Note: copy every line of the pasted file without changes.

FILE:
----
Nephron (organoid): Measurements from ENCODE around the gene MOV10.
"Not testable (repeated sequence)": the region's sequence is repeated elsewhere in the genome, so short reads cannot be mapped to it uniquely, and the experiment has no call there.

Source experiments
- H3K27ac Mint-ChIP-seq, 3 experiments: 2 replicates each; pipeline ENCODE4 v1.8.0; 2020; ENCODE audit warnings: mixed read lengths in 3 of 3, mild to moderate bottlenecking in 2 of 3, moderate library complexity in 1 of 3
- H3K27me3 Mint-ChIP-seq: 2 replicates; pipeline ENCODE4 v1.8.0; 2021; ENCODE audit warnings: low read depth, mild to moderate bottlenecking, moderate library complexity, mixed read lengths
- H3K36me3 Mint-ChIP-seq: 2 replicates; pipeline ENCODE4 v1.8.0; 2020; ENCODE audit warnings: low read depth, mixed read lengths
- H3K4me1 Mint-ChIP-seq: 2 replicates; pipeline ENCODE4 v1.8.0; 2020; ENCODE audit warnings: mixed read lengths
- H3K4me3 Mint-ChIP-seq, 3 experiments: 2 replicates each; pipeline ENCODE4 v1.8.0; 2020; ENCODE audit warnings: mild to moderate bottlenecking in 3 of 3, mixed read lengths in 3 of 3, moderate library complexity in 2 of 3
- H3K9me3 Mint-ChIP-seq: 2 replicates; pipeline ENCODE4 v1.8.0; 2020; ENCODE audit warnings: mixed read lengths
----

Nephron (organoid): Measurements from ENCODE around the gene MOV10.
"Not testable (repeated sequence)": the region's sequence is repeated elsewhere in the genome, so short reads cannot be mapped to it uniquely, and the experiment has no call there.

Source experiments
- H3K27ac Mint-ChIP-seq, 3 experiments: 2 replicates each; pipeline ENCODE4 v1.8.0; 2020; ENCODE audit warnings: mixed read lengths in 3 of 3, mild to moderate bottlenecking in 2 of 3, moderate library complexity in 1 of 3
- H3K27me3 Mint-ChIP-seq: 2 replicates; pipeline ENCODE4 v1.8.0; 2021; ENCODE audit warnings: low read depth, mild to moderate bottlenecking, moderate library complexity, mixed read lengths
- H3K36me3 Mint-ChIP-seq: 2 replicates; pipeline ENCODE4 v1.8.0; 2020; ENCODE audit warnings: low read depth, mixed read lengths
- H3K4me1 Mint-ChIP-seq: 2 replicates; pipeline ENCODE4 v1.8.0; 2020; ENCODE audit warnings: mixed read lengths
- H3K4me3 Mint-ChIP-seq, 3 experiments: 2 replicates each; pipeline ENCODE4 v1.8.0; 2020; ENCODE audit warnings: mild to moderate bottlenecking in 3 of 3, mixed read lengths in 3 of 3, moderate library complexity in 2 of 3
- H3K9me3 Mint-ChIP-seq: 2 replicates; pipeline ENCODE4 v1.8.0; 2020; ENCODE audit warnings: mixed read lengths